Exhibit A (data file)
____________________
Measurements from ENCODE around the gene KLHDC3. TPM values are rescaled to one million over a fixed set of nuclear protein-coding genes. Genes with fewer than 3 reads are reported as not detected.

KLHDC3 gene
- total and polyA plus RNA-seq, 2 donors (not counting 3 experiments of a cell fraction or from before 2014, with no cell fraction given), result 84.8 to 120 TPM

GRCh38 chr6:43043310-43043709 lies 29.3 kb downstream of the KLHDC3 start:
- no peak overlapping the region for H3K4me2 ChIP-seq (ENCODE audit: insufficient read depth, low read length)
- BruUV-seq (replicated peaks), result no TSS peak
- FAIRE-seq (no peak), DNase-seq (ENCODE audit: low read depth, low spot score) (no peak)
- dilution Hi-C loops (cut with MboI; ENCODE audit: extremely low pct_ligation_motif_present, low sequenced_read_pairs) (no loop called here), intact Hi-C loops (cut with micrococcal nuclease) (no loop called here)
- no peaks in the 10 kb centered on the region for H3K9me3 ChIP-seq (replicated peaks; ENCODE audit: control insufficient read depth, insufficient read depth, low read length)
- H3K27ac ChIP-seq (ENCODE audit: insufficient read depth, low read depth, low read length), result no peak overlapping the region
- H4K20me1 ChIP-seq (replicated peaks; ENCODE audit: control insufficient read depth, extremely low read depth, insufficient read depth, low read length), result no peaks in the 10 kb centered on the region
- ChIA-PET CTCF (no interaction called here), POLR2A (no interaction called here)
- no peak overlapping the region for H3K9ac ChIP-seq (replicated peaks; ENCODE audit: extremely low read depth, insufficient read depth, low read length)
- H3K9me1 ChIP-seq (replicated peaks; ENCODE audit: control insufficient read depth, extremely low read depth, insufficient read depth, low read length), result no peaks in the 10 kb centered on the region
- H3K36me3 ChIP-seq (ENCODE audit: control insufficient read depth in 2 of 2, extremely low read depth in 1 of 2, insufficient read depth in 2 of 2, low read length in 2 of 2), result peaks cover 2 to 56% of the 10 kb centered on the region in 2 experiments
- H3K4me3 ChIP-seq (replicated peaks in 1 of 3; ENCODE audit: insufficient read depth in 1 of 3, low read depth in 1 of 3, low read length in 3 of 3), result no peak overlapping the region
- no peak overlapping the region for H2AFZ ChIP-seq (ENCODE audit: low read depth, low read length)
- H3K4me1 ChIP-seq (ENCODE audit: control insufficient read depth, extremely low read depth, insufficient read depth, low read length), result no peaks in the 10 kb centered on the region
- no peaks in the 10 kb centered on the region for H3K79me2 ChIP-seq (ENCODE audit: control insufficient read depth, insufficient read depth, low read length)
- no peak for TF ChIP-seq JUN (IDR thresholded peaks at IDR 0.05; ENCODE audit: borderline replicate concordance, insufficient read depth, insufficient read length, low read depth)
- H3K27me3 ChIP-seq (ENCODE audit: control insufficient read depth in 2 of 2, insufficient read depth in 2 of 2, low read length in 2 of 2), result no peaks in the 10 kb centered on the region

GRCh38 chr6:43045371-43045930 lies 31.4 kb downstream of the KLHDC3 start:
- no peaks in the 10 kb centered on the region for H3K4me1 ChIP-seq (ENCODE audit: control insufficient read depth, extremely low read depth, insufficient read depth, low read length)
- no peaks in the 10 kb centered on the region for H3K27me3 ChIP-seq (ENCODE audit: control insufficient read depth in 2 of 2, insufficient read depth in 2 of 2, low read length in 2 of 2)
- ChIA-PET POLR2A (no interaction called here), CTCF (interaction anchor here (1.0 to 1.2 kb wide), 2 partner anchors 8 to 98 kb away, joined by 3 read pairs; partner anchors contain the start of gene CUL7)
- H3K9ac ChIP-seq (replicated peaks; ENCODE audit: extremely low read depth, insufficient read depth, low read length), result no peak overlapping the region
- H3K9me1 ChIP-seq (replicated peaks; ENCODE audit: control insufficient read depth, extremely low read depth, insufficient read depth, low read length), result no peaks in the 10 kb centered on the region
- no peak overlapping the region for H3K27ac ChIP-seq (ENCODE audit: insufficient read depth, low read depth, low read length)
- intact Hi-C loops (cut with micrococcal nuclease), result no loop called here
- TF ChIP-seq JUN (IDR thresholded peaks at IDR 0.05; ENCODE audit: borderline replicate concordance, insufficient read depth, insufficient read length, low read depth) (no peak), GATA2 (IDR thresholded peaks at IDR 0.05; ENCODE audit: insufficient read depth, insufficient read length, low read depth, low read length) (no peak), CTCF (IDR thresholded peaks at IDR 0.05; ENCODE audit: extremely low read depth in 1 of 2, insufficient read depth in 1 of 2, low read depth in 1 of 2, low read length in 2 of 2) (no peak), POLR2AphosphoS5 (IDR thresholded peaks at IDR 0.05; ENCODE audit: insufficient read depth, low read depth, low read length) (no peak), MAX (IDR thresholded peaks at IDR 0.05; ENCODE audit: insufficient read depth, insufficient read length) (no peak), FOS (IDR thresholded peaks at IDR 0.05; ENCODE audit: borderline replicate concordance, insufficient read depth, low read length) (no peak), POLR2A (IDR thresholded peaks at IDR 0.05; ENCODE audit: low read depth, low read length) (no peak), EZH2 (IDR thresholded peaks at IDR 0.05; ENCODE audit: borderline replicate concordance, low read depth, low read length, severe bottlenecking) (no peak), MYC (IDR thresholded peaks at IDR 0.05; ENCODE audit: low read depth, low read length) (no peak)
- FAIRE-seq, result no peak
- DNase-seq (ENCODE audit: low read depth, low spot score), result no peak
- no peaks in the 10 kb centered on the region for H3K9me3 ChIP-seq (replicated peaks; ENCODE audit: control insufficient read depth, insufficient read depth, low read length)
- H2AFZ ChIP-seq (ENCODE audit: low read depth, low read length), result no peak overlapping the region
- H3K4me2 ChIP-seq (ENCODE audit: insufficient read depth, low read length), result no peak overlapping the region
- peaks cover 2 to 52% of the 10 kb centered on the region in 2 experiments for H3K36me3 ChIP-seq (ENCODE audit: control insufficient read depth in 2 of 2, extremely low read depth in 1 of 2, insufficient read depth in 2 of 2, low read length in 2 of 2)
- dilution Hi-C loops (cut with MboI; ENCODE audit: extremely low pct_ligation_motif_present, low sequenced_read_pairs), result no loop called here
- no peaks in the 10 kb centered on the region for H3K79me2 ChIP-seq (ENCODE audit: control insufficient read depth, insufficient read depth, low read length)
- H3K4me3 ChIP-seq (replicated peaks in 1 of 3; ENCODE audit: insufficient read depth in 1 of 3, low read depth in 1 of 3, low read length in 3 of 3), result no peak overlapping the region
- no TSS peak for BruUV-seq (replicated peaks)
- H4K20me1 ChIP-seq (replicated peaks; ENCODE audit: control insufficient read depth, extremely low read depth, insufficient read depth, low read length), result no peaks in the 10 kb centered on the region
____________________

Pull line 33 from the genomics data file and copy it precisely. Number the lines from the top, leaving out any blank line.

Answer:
- no peaks in the 10 kb centered on the region for H3K9me3 ChIP-seq (replicated peaks; ENCODE audit: control insufficient read depth, insufficient read depth, low read length)